Colleges like to say that admissions isn’t a science but an art.
Though admissions officers rely heavily on hard numbers like test scores, class rank, and grade point averages, they also look at other factors, such as academic interests, high school achievements, geography, and socioeconomic status, to try to build a well-balanced class of freshman each year.
For many schools, that includes your gender.
Most colleges aim to maintain as much gender parity on campus as possible, as the ratio of men to women can dramatically affect campus culture. But that also means some colleges have significantly higher acceptance rates for women than for men, or vice versa.
At schools with a strong engineering or hard science bent, men generally apply in much larger numbers than women, for example.
And colleges that went co-ed in recent decades, after spending most of their history as men's or women's schools, may have trouble shaking their old image.
Sometimes, it’s simple demographics. There are more qualified women than men applying to and attending four-year colleges. In fact, women have outnumbered men in college for more than 30 years now.
Admissions officers are quick to qualify the disparate acceptance rates by saying that the men and women who are admitted are equally qualified. And that’s no doubt true at more selective colleges, where several qualified applicants are turned down for every one that’s admitted.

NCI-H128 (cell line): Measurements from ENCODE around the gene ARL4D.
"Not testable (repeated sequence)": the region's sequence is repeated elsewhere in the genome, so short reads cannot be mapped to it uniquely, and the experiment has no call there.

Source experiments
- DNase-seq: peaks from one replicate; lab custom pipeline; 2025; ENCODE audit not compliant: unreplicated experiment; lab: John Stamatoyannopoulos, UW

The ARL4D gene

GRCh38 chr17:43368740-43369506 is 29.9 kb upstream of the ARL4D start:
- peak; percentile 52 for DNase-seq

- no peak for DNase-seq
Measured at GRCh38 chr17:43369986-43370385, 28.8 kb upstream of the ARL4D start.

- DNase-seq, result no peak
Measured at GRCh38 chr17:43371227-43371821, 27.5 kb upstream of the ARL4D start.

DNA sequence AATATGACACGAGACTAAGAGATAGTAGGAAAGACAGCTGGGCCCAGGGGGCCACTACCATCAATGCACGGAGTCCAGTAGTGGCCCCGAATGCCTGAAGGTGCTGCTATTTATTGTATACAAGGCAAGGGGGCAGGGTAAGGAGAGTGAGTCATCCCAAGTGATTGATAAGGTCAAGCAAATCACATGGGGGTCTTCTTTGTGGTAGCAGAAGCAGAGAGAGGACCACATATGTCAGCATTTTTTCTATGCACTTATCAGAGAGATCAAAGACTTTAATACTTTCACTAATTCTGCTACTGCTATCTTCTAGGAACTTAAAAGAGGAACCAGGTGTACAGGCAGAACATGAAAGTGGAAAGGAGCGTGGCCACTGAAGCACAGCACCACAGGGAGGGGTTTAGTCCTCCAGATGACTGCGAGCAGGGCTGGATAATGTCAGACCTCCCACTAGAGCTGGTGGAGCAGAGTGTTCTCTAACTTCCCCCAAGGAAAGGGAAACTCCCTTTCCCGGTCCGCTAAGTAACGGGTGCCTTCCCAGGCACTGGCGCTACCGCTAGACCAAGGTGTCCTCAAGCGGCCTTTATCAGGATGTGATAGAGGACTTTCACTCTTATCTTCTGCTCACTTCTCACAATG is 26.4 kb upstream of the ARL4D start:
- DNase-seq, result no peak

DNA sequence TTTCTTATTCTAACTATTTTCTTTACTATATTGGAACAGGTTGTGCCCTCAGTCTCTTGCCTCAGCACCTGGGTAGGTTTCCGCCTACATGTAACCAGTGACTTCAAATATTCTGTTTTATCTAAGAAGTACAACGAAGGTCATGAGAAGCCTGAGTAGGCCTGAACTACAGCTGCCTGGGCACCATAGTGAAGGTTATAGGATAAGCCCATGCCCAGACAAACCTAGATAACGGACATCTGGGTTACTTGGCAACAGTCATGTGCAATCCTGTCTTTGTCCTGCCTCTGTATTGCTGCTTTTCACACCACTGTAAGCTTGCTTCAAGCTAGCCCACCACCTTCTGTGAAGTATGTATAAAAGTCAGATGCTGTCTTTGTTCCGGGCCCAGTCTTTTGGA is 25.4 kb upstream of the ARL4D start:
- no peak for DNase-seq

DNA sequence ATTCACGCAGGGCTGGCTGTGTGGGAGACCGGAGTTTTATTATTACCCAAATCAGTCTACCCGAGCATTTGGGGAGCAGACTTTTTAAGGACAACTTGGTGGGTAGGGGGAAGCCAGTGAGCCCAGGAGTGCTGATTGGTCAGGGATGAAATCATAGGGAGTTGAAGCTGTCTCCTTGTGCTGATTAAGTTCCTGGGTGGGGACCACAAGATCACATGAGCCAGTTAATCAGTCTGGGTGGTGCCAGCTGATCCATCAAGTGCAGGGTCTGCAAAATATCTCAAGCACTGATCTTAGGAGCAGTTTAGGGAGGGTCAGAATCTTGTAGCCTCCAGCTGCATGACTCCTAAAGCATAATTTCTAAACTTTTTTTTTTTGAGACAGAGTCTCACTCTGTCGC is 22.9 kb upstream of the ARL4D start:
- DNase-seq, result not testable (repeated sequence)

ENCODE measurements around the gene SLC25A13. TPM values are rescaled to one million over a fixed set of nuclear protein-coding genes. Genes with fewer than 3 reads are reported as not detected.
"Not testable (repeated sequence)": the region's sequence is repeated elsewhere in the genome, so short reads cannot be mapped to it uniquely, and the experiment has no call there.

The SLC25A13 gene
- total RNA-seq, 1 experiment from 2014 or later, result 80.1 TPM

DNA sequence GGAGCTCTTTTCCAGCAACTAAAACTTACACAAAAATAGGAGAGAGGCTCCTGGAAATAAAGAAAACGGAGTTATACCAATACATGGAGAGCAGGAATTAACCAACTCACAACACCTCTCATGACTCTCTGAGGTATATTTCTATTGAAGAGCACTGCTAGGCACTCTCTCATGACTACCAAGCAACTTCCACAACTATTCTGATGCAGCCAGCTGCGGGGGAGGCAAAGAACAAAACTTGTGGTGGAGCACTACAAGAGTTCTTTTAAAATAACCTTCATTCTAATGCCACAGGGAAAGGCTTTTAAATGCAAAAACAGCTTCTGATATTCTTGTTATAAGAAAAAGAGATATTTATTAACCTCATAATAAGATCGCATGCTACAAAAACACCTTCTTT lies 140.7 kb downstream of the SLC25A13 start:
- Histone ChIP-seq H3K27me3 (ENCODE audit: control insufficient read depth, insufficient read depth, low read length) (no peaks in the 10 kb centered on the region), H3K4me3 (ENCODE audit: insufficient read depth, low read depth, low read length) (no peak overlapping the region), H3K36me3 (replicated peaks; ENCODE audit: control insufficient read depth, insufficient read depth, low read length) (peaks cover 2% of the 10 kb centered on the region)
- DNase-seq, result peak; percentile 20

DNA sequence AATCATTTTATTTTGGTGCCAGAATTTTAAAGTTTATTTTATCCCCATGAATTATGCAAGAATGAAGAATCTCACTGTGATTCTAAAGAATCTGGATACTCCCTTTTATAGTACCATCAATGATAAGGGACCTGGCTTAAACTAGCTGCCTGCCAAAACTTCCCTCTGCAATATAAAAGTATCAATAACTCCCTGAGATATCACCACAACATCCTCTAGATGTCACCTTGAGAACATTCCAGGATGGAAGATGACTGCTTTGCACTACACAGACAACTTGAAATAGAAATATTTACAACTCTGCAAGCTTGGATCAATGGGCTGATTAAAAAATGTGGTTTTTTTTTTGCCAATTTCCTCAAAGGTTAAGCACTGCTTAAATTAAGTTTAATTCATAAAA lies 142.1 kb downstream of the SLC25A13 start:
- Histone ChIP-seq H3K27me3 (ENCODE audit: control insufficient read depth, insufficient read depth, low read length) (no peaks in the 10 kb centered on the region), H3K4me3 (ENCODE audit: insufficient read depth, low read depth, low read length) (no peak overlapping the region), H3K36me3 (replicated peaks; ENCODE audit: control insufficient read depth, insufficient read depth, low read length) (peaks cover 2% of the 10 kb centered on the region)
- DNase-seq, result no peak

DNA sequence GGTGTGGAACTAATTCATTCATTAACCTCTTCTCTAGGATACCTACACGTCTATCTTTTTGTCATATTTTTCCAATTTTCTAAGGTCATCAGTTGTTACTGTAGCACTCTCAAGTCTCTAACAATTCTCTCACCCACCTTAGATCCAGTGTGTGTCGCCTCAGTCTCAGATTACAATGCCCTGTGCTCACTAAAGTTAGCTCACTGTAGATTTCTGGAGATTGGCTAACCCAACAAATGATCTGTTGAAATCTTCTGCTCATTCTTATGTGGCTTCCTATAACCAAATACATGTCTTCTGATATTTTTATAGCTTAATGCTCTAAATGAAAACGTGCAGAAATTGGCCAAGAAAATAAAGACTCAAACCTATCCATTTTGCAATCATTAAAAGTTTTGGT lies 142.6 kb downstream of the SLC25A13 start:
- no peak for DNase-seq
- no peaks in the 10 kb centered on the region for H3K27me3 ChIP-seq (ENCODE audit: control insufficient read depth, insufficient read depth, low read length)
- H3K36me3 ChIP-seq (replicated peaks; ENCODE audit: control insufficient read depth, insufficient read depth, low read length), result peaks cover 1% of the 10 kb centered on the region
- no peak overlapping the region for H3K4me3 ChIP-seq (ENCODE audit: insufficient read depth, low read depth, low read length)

“We are not choosing among qualified and unqualified candidates,” says Thyra L. Briggs, vice president for admission and financial aid at Harvey Mudd College, where women are admitted 2.5 times as often as men. The college, which only offers majors in science, technology, engineering, and math fields, estimates that about 70% of applicants would be strong students there.
At the uber-competitive Massachusetts Institute of Technology, the acceptance rate for women is twice as high as it is for men. But “it’s a false assertion that it is easier to be admitted if you are a woman,” Dean of Admissions Stuart Schmill told us in an email. As evidence that accepted women are no less qualified than the men who get in, Schmill points out that once they’re on campus, women have a higher graduation rate.
Still, students should know if the schools they're applying to swing one way or the other, says Joan Koven, an independent college consultant in Pennsylvania. Koven says she frequently talks with her students about recognizing an institution's needs, including whether the college needs more men or women on campus.
An applicant has to pass the academic bar before any other factors are considered, Koven says. But strictly looking at the numbers, the odds are absolutely in your favor if you’re a woman applying to CalTech or a man applying to Vassar, for example.
"Gender is just another card to play in terms of putting together a well-balanced list," she says.
These are the 10 highest ranked schools in Money's Best Colleges where women are admitted at a higher rate than men. They're ordered based on the proportional size of the gap, from smallest to largest. We reached out to each college on the list, and you'll fill explanations from those that responded.
See our related list of colleges where men are admitted at a higher rate than women.